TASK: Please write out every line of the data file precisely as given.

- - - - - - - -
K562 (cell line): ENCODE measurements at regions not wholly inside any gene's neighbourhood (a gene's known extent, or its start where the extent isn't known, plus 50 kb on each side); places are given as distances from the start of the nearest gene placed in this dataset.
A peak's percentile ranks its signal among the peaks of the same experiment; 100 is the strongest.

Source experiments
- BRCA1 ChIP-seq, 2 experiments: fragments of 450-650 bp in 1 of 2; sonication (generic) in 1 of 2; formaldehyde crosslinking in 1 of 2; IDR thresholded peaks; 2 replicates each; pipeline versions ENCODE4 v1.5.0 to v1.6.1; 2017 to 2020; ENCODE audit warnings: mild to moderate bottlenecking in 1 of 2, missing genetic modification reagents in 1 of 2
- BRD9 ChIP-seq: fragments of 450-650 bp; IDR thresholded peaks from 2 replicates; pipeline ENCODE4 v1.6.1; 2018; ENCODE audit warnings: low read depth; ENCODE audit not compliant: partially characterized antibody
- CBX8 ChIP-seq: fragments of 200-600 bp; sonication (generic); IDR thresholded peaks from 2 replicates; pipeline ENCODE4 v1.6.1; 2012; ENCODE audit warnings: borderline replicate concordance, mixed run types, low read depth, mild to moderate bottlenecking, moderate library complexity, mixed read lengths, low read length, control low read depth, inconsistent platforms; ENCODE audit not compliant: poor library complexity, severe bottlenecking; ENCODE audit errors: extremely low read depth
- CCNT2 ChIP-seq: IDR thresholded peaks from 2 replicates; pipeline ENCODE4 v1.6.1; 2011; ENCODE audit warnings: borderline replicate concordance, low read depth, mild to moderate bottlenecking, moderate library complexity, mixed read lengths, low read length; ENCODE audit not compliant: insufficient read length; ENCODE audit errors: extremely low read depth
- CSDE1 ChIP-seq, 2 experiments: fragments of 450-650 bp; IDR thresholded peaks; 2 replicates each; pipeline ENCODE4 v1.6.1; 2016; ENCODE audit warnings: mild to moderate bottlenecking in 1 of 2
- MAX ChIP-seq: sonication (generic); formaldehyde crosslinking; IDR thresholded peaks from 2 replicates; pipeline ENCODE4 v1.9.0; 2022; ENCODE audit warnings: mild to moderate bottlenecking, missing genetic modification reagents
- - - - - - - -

K562 (cell line): ENCODE measurements at regions not wholly inside any gene's neighbourhood (a gene's known extent, or its start where the extent isn't known, plus 50 kb on each side); places are given as distances from the start of the nearest gene placed in this dataset.
A peak's percentile ranks its signal among the peaks of the same experiment; 100 is the strongest.

Source experiments
- BRCA1 ChIP-seq, 2 experiments: fragments of 450-650 bp in 1 of 2; sonication (generic) in 1 of 2; formaldehyde crosslinking in 1 of 2; IDR thresholded peaks; 2 replicates each; pipeline versions ENCODE4 v1.5.0 to v1.6.1; 2017 to 2020; ENCODE audit warnings: mild to moderate bottlenecking in 1 of 2, missing genetic modification reagents in 1 of 2
- BRD9 ChIP-seq: fragments of 450-650 bp; IDR thresholded peaks from 2 replicates; pipeline ENCODE4 v1.6.1; 2018; ENCODE audit warnings: low read depth; ENCODE audit not compliant: partially characterized antibody
- CBX8 ChIP-seq: fragments of 200-600 bp; sonication (generic); IDR thresholded peaks from 2 replicates; pipeline ENCODE4 v1.6.1; 2012; ENCODE audit warnings: borderline replicate concordance, mixed run types, low read depth, mild to moderate bottlenecking, moderate library complexity, mixed read lengths, low read length, control low read depth, inconsistent platforms; ENCODE audit not compliant: poor library complexity, severe bottlenecking; ENCODE audit errors: extremely low read depth
- CCNT2 ChIP-seq: IDR thresholded peaks from 2 replicates; pipeline ENCODE4 v1.6.1; 2011; ENCODE audit warnings: borderline replicate concordance, low read depth, mild to moderate bottlenecking, moderate library complexity, mixed read lengths, low read length; ENCODE audit not compliant: insufficient read length; ENCODE audit errors: extremely low read depth
- CSDE1 ChIP-seq, 2 experiments: fragments of 450-650 bp; IDR thresholded peaks; 2 replicates each; pipeline ENCODE4 v1.6.1; 2016; ENCODE audit warnings: mild to moderate bottlenecking in 1 of 2
- MAX ChIP-seq: sonication (generic); formaldehyde crosslinking; IDR thresholded peaks from 2 replicates; pipeline ENCODE4 v1.9.0; 2022; ENCODE audit warnings: mild to moderate bottlenecking, missing genetic modification reagents